Criminal Minded (Produced by Ced Gee, KRS-One & DJ Scott la Rock) [B-Boy Records 1987]
1|Poetry|4:194.5-5 2|South Bronx|4:315 3|9mm Goes Bang|4:10 5 4|Word From Our Sponsor|4:254.5 5|Elementary|4:264.5 6|Dope Beat|4:134.5 7|Remix for P Is Free|4:154.5 8|The Bridge Is Over|4:215 9|Super-Hoe|4:165 10|Criminal Minded|4:265
Good lord, Boogie Down Productions is one of the greatest groups to ever exist. KRS-One is one of the best and most knowledgeable MCs to ever touch the mic. He truly wants to educate the streets. So many rappers owe this album and KRS so much. If you listen to Criminal Minded you can hear how many people have been influenced by this, everyone from JLO to Action Bronson. “9mm Goes Bang” is one of those songs I can listen to 600 times in a row no matter what mood I’m in. It’s perfect. This is just one of the essential albums in any rap collection that you’ll find yourself playing all the time. It’s boom bap at its finest.
11. Live and Let Die (Produced by Sir Jinx & Kool G Rap unless noted) [Cold Chillin’ Records 1992]
1|Intro|0:40 —— 2|On the Run|4:405 So fucking good. 3|Live and Let Die|5:165 4|Crime Pays|2:175 5|Home Sweet Home|2:374.5-5 6|Train Robbery|4:134.5 7|No. 1 With a Bullet (feat. Big Daddy Kane)|2:365 They both bring out the best in each other. Neither go down without a fight. 8|Operation CB|4:285 9|Straight Jacket|3:11 (Produced by The Trackmasters) 5 10|Ill Street Blues|3:46 (Produced by The Trackmasters) 5 11|Go for Your Guns|4:374 12|Letters|3:405 Ridiculous. 13|’Nuff Said|2:474.5-5 14|Edge of Sanity|5:125 15|Fuck U Man|4:01 (Produced by The Trackmasters) 4 16|Still Wanted Dead or Alive|3:244 17|Two to the Head (feat. Bushwick Bill, Ice Cube & Scarface)|4:465
Kool G Rap is one of the best lyricists of all-time. His hard, commanding voice coupled with the lisp he has makes you have to listen to what he has to say, it also gives him the ability to rhyme shit other people never could. This is my favorite Kool G Rap & DJ Polo record because this is the most gangster rap album they put out and I love the production on this one. Kool G drops some of the best gangster storytelling tracks I’ve ever heard, most notably “On the Road,” which is a crime-filled story of what happened when he tried to run away with the mob’s money. It’s soo good. Also, Ice Cube’s verse on this album is one of the hardest verses you could imagine. Do yourself the favor and check out this underrated masterpiece from one of the best rap duos of all-time.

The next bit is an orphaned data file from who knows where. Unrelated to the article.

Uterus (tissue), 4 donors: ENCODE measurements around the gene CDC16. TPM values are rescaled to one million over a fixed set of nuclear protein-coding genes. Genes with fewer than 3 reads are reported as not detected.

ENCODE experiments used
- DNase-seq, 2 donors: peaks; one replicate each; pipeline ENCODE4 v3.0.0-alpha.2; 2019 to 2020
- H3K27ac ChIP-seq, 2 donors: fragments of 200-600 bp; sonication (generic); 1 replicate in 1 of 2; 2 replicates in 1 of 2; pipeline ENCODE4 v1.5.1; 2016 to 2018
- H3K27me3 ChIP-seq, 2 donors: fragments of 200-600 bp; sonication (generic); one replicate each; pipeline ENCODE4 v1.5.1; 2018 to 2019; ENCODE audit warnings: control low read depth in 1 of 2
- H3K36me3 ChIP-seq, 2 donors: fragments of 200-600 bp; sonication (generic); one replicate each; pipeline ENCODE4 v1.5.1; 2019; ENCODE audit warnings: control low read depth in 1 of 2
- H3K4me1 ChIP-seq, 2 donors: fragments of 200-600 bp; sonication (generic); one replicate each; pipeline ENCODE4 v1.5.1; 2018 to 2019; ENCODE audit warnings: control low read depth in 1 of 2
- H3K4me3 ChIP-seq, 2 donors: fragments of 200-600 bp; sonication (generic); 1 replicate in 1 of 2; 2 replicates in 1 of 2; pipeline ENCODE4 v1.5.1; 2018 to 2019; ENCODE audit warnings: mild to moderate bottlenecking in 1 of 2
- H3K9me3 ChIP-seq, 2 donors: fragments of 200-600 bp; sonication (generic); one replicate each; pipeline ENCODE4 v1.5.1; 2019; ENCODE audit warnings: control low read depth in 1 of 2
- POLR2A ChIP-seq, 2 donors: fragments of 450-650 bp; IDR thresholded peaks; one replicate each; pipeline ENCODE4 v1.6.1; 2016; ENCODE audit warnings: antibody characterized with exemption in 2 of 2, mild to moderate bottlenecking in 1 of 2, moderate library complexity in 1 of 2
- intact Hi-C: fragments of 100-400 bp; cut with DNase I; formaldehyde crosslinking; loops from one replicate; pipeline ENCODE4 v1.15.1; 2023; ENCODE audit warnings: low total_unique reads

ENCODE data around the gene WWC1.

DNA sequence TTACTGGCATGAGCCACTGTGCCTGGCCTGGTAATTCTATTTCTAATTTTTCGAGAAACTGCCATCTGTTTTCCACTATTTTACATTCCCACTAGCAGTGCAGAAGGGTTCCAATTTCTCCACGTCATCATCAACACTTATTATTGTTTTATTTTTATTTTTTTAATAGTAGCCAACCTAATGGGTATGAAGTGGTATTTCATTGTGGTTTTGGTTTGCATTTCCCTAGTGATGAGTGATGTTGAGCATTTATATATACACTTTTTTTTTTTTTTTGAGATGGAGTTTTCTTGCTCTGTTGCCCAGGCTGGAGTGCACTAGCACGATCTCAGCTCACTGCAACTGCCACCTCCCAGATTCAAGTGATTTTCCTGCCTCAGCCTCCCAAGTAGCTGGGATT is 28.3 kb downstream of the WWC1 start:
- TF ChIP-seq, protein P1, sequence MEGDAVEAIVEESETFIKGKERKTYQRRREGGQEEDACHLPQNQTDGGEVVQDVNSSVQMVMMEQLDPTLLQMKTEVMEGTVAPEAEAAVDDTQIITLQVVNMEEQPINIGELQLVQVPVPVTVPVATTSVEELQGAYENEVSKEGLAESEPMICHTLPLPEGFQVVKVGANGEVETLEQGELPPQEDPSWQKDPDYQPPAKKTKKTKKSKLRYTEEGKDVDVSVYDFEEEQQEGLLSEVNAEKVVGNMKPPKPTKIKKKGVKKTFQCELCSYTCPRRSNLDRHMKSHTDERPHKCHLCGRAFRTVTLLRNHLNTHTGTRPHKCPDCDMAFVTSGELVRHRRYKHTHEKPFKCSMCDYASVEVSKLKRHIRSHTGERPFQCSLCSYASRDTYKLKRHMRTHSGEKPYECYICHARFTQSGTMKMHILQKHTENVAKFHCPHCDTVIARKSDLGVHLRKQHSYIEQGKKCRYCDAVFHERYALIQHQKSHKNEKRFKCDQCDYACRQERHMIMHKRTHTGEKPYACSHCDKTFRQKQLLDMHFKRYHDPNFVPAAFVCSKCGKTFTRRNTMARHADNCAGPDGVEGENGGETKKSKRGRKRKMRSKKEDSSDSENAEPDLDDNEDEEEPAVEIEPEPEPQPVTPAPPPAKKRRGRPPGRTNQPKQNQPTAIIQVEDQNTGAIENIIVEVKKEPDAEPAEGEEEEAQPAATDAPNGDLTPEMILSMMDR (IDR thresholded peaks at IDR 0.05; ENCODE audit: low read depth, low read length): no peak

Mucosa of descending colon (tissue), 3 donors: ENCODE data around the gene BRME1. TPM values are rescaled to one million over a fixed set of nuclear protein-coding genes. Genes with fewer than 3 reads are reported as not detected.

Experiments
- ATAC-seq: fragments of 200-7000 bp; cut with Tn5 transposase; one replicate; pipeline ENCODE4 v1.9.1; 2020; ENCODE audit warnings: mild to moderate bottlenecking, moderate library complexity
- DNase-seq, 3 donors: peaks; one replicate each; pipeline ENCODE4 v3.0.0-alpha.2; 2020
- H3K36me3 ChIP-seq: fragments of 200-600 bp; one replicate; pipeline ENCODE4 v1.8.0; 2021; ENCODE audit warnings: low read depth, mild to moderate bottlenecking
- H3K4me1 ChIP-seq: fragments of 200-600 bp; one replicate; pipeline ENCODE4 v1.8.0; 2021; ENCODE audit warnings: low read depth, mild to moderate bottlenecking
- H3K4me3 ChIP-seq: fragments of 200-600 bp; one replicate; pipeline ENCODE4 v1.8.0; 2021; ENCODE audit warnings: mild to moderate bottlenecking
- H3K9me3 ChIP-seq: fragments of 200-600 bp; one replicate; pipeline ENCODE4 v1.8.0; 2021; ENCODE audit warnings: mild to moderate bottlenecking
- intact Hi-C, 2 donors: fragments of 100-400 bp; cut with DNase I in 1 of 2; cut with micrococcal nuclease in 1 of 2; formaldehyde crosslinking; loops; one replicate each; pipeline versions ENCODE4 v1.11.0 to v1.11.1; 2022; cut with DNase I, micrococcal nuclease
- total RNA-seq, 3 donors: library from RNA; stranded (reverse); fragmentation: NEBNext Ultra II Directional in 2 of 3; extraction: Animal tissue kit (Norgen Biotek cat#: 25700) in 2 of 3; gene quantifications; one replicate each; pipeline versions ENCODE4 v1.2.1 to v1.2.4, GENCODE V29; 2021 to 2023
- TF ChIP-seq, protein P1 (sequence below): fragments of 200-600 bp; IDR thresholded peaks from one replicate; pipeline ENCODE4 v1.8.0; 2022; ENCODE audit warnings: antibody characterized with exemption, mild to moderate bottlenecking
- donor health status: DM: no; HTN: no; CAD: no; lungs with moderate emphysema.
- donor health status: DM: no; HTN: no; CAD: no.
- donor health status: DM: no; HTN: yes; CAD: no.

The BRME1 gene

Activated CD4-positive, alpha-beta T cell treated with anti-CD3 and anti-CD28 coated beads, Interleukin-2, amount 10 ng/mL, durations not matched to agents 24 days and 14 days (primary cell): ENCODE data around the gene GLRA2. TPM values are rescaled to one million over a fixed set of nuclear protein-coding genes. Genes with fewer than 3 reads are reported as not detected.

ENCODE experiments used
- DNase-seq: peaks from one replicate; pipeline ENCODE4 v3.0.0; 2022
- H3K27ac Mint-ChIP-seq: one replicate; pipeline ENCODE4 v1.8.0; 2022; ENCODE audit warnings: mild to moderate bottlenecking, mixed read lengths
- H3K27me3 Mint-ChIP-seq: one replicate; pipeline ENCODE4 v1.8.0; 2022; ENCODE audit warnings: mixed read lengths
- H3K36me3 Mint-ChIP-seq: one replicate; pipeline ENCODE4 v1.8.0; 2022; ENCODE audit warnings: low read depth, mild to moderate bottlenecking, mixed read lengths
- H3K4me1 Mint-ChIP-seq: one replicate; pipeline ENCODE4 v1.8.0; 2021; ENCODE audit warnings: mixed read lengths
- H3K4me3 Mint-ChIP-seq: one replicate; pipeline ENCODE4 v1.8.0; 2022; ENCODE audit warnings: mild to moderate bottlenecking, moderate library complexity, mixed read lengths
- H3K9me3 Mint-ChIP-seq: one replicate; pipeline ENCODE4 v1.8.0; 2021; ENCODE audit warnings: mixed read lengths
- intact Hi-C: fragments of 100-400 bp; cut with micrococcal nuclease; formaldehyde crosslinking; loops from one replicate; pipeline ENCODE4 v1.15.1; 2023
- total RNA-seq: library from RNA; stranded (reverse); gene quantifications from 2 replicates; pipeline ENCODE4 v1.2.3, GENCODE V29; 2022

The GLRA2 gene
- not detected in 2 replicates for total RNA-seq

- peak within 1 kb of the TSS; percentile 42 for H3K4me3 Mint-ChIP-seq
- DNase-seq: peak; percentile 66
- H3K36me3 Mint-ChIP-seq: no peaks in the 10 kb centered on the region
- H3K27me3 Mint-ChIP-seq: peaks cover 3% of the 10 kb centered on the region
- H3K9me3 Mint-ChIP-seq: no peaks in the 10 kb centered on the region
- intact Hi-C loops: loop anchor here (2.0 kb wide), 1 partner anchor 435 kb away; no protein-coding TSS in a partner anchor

1|The Genesis|1:45—— 2|N.Y. State of Mind|4:54 (Produced by DJ Premier) 5 3|Life’s a Bitch (feat. AZ)|3:30 (Produced by L.E.S. & Nas) 5 4|The World Is Yours|4:50 (Produced by Pete Rock) 4.5 5|Halftime|4:20 (Produced by Large Professor) 5 6|Memory Lane (Sittin’ in da Park)|4:08 (Produced by DJ Premier) 4.5-5 7|One Love|5:25 (Produced by Q-Tip) 5 8|One Time 4 Your Mind|3:18 (Produced by Large Professor) 5 9|Represent|4:12 (Produced by DJ Premier) 4.5-5 10|It Aint Hard to Tell|3:22 (Produced by Large Professor) 4.5-5
I don’t know how to start this shit. What can I say about this album that hasn’t already been said? Nas has never come anywhere close to this level again in his career, but honestly, how could he? This is the kind of album that can only happen once and it had to be at the exact right time and place. It’s damn near perfect and gets better the more you listen to it and the more you listen to what Nas is actually saying. Like Reasonable Doubt, except from a different perspective, this album tells the tales of the streets and what they can do to you. “NY State of Mind” will always be one of the best rap songs of all-time and to be honest, even though most people think it’s slightly weaker, “One Time 4 Your Mind” is one of my personal favorites on the album. I listen to that one nonstop. I cannot stress how good this album is.